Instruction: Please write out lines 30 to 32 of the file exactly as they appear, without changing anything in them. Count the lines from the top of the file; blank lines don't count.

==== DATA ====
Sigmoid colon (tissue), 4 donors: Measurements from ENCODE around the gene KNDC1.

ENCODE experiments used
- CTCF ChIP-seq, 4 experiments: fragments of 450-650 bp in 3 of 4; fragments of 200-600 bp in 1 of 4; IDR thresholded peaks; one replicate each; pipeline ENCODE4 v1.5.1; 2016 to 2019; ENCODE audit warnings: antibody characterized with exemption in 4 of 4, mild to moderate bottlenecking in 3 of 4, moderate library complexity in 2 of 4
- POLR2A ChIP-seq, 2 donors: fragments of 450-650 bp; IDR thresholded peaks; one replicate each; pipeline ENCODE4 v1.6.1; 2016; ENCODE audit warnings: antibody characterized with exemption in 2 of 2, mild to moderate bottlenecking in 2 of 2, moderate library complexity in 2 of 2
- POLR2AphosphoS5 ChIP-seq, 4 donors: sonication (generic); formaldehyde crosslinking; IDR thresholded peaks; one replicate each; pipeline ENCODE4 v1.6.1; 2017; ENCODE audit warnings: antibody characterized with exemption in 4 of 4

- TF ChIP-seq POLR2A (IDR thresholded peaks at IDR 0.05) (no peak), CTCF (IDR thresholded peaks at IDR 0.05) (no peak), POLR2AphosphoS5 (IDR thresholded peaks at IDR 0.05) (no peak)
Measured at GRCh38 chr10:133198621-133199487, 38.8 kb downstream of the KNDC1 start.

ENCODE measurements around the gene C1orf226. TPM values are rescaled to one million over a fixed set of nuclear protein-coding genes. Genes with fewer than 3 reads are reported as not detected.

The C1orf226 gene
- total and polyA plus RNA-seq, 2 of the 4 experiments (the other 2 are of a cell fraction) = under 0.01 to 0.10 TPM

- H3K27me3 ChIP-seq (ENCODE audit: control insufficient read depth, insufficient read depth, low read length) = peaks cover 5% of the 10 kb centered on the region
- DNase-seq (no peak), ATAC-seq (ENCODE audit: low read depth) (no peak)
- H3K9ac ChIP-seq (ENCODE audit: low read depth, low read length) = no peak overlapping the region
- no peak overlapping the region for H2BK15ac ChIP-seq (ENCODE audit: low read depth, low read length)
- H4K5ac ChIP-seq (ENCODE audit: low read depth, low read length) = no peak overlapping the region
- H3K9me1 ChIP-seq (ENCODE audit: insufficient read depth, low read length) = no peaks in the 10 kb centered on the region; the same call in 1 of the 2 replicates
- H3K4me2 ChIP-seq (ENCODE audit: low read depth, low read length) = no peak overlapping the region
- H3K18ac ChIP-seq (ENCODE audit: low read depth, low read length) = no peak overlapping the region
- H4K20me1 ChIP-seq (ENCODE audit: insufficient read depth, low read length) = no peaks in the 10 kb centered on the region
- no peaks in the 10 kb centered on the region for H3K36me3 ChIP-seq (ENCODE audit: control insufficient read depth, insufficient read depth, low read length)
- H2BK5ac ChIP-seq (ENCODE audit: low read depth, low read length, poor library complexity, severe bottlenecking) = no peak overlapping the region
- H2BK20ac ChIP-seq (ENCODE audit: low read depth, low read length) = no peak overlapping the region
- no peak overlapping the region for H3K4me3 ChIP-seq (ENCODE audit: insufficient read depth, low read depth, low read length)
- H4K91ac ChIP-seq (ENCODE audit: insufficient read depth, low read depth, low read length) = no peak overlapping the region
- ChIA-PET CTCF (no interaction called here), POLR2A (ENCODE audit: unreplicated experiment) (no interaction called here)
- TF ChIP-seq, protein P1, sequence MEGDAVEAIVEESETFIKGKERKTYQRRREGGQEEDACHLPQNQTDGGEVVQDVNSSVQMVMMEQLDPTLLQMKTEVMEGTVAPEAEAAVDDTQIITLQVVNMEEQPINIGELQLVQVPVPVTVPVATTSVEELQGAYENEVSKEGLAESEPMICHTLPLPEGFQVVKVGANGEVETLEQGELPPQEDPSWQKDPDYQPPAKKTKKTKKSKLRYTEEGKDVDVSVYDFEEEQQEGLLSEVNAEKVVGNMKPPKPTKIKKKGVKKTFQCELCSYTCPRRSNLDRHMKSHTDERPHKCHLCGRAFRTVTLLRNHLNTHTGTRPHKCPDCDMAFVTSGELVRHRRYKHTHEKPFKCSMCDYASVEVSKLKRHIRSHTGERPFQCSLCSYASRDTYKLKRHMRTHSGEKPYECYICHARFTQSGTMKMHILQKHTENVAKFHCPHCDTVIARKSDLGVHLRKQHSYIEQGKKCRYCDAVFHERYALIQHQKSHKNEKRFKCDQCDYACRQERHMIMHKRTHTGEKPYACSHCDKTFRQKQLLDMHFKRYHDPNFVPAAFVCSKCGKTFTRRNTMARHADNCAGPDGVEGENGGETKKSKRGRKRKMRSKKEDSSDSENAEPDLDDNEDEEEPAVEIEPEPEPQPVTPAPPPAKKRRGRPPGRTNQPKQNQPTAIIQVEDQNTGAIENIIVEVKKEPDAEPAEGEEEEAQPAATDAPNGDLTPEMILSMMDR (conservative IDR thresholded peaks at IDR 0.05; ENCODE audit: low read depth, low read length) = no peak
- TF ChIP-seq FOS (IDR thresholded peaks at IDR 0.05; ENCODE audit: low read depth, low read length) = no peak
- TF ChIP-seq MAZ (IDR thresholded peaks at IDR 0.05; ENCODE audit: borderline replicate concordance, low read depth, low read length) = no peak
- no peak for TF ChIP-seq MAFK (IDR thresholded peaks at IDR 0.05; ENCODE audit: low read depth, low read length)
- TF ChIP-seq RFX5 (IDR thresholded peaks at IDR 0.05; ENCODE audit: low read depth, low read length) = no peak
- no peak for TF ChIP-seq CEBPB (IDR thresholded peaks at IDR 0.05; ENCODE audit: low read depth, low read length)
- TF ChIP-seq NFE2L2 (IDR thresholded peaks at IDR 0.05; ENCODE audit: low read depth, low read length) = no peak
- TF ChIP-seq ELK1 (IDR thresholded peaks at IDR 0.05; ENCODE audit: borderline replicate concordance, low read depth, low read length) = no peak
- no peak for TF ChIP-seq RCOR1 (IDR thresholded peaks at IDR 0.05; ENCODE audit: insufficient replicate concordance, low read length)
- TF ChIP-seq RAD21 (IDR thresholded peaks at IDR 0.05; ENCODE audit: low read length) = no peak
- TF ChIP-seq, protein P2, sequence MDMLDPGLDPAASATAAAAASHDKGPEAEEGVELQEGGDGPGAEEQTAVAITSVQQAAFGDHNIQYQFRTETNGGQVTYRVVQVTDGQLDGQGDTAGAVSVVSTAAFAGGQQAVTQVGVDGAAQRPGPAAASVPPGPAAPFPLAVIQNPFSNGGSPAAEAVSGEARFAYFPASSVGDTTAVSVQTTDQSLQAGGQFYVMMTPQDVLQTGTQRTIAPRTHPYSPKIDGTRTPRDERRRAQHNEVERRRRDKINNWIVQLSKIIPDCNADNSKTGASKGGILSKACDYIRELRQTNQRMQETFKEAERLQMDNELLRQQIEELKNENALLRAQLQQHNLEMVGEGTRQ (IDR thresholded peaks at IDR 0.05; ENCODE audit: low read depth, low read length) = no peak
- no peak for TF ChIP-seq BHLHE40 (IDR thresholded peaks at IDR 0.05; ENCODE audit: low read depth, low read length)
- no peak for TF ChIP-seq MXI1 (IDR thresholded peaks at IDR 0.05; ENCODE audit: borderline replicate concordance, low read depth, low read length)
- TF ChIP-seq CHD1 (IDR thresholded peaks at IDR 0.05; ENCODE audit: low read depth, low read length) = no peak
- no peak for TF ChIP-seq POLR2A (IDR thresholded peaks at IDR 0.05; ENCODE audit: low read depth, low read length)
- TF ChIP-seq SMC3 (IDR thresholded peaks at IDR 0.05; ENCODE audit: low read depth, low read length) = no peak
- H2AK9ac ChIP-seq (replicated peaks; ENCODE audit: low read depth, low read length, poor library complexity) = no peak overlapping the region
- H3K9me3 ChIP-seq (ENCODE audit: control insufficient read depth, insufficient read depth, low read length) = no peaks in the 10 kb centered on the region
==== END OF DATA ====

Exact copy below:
- TF ChIP-seq RFX5 (IDR thresholded peaks at IDR 0.05; ENCODE audit: low read depth, low read length) = no peak
- no peak for TF ChIP-seq CEBPB (IDR thresholded peaks at IDR 0.05; ENCODE audit: low read depth, low read length)
- TF ChIP-seq NFE2L2 (IDR thresholded peaks at IDR 0.05; ENCODE audit: low read depth, low read length) = no peak